An Interview with Diane Windsor

A few months ago, I posed a book trailer question in a Facebook group. Diane Windsor of Motina Books (and another Texan!) answered my question and then some, providing me with sample book trailers for comparison and mockups of my own book to use for marketing purposes. That support, freely given, is what sets Diane Windsor apart from the rest. She’s supportive, positive, and nurturing to authors, and runs her company the same way. She’s also an author herself, with her novel, Stuck , having released last fall. More recently, she wrote an article on Scary Mommy, where she talks about the relapse of her son’s cancer and how one can help families going through the same experience. Diane is a busy business owner, author, mother, and grandmother, so I’m thrilled she had the time to answer a few of my questions.

Christina: Stuck was released in October 2020 and centers around a teenager living with leukemia. What prompted you to tell this particular story from the point of view of a teenager?

Diane: My son was 20 years old when he was diagnosed with leukemia, and he was treated at a children’s hospital. He was living independently, and with the diagnosis he was forced to come back home. A nurse at the hospital told me once that teens and young adults have the hardest time with a serious diagnosis. They’re just beginning their adult lives, and beginning to plan their futures, and then this hits them like a truck.

I’m also hoping to reach young people regarding vaccines – that they are safe and effective. I was inspired by Ethan Lindenberger, who went to a doctor and became vaccinated when he turned eighteen, against the wishes of his anti-vaxx mother.

Christina: What perceptions do people have of those with leukemia? Of their parents? What misconceptions do people have about leukemia?

Diane: I think for most people, when the hear the word “cancer,” they don’t know how to act. They don’t know what to do or say. They’re afraid of saying the wrong thing. This isn’t specific to leukemia – it’s all cancers, and especially childhood cancer. Cancer happens to the old guy who’s been smoking for 40 years. But a child, or teenager? There’s no reason for a young person to get cancer. But they do.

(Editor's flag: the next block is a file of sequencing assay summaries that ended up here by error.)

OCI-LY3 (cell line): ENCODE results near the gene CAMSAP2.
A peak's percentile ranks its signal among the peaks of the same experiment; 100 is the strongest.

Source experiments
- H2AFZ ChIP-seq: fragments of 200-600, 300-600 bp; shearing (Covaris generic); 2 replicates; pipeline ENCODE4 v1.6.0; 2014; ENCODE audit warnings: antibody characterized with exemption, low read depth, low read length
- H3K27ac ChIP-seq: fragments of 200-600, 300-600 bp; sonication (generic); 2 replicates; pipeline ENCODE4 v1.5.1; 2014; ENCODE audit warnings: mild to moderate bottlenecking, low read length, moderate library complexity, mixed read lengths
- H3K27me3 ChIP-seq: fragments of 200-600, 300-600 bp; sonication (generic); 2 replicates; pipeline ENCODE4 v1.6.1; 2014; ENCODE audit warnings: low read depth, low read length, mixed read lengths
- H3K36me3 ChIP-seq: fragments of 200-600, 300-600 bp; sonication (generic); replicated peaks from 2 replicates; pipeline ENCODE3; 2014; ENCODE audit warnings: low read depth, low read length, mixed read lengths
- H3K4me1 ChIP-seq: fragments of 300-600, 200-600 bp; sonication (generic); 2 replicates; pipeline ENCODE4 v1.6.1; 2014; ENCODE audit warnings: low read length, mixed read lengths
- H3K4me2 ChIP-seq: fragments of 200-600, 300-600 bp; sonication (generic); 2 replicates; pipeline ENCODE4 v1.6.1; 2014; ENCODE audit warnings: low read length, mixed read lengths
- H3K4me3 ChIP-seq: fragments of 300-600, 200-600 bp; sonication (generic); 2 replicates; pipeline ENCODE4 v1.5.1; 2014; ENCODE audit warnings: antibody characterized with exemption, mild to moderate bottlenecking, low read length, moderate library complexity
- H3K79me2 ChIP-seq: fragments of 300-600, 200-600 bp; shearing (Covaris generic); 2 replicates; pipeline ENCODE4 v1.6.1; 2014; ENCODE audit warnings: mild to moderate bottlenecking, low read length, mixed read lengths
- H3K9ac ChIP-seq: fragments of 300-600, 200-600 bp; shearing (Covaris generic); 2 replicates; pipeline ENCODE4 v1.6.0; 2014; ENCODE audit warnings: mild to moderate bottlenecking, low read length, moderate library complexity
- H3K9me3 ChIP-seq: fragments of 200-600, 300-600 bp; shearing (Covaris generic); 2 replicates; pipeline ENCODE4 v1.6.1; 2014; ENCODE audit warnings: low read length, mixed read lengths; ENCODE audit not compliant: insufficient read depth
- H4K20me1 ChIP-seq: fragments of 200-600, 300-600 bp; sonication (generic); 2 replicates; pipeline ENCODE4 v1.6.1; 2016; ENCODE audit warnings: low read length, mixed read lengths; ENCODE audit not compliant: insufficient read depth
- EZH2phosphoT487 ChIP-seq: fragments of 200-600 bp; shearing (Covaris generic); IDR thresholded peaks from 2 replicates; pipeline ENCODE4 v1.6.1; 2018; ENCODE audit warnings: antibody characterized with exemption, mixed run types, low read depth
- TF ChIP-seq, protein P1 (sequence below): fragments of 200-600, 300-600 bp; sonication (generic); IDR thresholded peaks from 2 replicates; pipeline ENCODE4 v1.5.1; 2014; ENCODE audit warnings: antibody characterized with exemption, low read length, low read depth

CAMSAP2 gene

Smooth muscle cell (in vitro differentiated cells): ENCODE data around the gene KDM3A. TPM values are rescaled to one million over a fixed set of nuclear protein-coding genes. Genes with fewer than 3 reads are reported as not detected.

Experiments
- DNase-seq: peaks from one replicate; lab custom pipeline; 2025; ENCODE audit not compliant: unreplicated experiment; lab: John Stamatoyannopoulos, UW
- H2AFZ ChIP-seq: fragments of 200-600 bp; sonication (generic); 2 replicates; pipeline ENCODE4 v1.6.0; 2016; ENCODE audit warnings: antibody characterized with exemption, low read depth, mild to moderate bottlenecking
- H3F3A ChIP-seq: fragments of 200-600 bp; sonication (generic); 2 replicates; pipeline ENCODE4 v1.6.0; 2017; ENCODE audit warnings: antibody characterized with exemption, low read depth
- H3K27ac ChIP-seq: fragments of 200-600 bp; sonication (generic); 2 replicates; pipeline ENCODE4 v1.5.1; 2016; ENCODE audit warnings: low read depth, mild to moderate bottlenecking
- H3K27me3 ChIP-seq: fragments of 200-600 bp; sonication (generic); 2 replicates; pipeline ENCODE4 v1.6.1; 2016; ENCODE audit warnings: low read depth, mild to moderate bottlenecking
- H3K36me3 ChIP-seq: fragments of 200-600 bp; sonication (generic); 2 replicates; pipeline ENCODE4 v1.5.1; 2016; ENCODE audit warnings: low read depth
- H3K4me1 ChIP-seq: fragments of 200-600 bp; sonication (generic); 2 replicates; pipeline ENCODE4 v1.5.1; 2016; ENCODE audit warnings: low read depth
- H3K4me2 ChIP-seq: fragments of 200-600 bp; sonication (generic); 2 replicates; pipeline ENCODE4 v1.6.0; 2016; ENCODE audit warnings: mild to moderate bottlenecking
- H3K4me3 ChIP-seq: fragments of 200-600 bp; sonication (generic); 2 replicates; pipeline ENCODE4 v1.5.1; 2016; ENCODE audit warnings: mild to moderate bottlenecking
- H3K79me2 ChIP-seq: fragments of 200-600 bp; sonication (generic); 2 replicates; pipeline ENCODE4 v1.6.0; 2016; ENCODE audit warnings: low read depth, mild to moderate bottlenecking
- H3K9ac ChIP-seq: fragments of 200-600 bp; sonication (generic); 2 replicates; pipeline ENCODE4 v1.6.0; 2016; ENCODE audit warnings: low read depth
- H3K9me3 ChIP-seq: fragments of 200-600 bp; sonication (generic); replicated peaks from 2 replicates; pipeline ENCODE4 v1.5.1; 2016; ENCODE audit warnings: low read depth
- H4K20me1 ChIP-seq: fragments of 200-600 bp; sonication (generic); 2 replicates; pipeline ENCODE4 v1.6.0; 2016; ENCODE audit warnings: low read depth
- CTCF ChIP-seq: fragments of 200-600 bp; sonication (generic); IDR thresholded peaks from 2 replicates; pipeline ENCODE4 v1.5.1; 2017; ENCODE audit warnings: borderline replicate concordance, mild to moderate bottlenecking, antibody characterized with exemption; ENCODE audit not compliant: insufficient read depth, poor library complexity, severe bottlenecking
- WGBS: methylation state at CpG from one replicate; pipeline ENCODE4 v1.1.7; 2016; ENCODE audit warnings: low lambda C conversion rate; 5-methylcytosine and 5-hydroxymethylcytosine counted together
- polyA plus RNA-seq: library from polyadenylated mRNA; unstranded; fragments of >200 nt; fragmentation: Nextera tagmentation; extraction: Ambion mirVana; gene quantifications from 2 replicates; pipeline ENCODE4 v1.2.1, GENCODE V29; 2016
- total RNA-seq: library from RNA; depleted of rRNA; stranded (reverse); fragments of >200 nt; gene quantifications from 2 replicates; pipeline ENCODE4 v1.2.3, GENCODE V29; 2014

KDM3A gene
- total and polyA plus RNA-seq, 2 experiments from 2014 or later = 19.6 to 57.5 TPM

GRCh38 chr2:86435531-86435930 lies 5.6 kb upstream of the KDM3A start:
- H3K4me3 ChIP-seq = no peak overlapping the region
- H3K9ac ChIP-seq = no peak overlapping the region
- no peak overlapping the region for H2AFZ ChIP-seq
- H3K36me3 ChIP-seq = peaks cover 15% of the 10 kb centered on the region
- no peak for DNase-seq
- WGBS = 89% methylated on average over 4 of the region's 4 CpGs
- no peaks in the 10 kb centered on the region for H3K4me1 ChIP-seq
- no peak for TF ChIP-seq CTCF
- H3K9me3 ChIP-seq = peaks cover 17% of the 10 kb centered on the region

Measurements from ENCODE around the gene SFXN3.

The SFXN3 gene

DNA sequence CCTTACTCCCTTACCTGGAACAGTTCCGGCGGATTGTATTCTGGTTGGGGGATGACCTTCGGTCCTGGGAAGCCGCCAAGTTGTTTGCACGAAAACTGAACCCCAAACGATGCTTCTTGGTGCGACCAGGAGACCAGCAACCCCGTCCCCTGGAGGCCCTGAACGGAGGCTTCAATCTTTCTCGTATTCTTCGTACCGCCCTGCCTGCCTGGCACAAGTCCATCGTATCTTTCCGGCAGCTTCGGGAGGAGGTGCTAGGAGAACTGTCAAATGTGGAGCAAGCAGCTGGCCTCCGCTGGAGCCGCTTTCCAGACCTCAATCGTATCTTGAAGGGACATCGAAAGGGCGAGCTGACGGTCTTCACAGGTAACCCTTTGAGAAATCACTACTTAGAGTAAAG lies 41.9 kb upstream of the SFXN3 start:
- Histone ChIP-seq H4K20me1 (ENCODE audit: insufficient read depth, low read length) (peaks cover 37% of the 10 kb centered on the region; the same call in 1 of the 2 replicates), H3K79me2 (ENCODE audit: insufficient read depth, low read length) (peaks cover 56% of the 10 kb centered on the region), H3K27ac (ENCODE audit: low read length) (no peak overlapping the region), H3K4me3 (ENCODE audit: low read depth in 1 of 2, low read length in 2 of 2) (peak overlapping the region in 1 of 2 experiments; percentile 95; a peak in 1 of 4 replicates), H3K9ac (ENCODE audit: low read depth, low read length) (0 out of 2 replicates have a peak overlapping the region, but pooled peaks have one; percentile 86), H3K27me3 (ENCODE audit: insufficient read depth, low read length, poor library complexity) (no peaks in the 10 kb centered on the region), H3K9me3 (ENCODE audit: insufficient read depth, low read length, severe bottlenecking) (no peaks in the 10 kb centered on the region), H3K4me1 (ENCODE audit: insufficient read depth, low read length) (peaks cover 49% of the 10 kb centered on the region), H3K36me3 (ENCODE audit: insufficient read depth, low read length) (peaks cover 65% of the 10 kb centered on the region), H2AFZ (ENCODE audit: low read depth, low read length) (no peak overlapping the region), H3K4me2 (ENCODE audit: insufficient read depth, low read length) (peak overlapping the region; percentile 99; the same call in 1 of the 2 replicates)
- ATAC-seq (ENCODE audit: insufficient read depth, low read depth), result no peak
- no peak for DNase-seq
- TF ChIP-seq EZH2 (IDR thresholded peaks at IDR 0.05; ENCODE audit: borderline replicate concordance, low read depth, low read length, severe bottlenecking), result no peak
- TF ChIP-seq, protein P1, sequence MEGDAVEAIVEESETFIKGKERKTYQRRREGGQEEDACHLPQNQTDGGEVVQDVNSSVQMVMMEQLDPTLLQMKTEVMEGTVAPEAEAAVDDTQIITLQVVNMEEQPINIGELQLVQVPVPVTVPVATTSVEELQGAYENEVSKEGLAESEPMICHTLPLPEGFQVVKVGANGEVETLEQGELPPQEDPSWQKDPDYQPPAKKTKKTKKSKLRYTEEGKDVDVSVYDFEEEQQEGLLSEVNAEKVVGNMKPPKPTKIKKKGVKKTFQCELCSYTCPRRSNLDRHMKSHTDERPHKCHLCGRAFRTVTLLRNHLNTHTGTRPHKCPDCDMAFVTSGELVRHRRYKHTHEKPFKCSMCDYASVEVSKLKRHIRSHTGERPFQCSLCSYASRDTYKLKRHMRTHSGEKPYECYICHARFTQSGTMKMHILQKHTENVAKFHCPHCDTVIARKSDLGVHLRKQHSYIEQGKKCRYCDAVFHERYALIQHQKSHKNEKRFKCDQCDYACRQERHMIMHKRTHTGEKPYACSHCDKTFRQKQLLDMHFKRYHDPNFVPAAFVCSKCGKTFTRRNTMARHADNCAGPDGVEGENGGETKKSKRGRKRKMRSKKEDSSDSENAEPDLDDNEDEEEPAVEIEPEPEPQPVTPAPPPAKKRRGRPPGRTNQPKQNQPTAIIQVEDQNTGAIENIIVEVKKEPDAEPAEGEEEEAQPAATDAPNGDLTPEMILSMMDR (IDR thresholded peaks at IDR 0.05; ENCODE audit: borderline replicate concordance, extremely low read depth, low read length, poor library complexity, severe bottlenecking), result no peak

I encourage your readers to check in with anyone they know who has a family member fighting cancer. Just ask how they are. We want to talk about it.

Christina: Do you write in any other genres than YA? If not, what draws you to the YA genre. If so, do you find similarities in the stories you want to tell?

Diane: Honestly, I am a better publisher than a writer! I love the technicalities of editing, formatting, distributing, and marketing a book. I wrote STUCK because it is so close to my heart, and I had a need to tell this story. We need to raise awareness for childhood cancer, and the fact that vaccines prevent a lot of diseases.

Christina: Motina Books wants “to give mothers a voice.” What’s the history behind the company? Have you always wanted to be involved in the publishing process?

Diane: I started meeting and talking to a lot of people who wanted to tell their stories, and who had really good stories to tell. “We focus on providing quality fiction and non-fiction just for mothers. There is a special place in our hearts for single mothers.  It’s our goal to bring to light the topics that are most important to all moms.”

Christina: Does your mother’s voice differ from other voices you might have? Do you have more than one mother voice?

Diane: This is a great question! When I think of my “mother voice” I think about how I talk to my children, even though they’re adults. I was never a “cool mom” or a friend to my kids. They had enough friends, but only one mother. I will fight for them, and I’ll fight them when they need it.

Christina: What does literary success look like to you?

Diane: Regarding my own book, Stuck, I really want to help people understand more about childhood cancer, and about how vaccines are safe and effective. As a publisher, my goal is to work closely with my authors, and help them achieve their goals for literary success. That could mean selling many books, turning their book series into a film, or helping one person cope with a difficult situation.

Thanks to Diane for agreeing to this interview! If you know of an author who’d like to be featured in an interview (or you are an author who would like to be featured), feel free to leave a comment or email me via my contact page.

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